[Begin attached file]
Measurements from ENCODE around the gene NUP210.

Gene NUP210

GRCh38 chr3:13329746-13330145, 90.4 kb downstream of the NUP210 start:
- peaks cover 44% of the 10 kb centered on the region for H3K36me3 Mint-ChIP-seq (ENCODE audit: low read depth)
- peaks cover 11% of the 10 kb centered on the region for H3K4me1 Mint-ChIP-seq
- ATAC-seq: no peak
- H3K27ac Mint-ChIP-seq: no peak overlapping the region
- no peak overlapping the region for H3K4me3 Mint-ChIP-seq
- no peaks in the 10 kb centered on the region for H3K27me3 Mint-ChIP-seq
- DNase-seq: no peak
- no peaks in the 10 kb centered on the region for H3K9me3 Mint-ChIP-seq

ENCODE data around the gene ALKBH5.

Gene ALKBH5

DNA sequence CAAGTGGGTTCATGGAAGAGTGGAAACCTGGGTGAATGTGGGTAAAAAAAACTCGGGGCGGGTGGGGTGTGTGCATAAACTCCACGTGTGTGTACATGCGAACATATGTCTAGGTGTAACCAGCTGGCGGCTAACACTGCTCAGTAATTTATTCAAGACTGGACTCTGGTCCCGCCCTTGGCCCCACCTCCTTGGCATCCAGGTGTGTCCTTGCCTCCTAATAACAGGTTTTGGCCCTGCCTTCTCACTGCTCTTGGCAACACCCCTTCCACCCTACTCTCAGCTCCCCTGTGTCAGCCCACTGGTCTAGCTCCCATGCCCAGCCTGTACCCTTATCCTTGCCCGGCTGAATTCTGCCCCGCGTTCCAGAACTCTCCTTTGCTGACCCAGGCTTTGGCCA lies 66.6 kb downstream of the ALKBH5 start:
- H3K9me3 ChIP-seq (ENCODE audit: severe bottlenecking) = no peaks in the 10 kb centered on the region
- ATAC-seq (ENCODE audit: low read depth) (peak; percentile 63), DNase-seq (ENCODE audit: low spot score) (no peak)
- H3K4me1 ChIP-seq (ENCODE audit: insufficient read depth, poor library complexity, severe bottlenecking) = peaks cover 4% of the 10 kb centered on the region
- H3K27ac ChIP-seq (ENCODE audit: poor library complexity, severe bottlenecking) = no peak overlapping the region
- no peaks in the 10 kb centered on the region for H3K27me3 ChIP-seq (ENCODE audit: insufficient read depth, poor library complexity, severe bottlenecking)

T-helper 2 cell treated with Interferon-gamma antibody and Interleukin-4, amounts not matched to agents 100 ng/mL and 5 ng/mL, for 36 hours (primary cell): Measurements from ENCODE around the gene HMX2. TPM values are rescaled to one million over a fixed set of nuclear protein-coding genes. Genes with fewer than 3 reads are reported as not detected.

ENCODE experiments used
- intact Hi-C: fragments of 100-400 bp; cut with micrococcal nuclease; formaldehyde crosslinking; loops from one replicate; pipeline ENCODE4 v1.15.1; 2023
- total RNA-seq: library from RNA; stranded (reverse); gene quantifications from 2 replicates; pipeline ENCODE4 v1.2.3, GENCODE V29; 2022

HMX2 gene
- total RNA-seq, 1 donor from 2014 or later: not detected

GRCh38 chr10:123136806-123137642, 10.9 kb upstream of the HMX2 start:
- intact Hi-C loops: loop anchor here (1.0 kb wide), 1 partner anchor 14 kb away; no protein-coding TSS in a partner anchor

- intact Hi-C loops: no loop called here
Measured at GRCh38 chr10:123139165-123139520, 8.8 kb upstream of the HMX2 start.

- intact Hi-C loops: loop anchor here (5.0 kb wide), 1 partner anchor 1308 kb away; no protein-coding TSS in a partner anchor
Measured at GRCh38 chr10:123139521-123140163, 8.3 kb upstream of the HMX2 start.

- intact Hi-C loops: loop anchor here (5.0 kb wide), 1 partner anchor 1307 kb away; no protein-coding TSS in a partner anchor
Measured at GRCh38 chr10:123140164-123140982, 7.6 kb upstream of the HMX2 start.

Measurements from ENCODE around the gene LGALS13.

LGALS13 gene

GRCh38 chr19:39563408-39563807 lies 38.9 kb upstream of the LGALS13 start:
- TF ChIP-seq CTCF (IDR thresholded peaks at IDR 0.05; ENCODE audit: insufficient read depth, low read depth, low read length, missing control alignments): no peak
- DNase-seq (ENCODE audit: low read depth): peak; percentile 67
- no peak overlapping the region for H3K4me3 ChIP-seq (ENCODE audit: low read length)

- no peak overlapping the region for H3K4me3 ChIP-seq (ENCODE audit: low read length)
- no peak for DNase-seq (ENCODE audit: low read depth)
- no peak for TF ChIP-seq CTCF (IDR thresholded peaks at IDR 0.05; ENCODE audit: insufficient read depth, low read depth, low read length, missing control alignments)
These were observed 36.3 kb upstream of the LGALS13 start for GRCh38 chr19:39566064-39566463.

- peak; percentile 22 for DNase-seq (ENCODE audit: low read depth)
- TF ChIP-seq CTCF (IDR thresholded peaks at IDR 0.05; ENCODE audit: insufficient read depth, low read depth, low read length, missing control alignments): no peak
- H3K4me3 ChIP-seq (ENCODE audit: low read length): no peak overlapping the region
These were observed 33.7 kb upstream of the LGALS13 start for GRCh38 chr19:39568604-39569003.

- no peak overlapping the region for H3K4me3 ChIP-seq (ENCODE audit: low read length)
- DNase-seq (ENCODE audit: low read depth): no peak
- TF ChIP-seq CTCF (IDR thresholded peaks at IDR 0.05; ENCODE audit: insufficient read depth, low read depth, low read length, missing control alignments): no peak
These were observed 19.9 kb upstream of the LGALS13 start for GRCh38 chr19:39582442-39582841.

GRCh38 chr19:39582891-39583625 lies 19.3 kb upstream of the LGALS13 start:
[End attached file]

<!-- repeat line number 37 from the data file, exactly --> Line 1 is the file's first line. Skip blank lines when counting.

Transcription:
- TF ChIP-seq CTCF (IDR thresholded peaks at IDR 0.05; ENCODE audit: insufficient read depth, low read depth, low read length, missing control alignments): no peak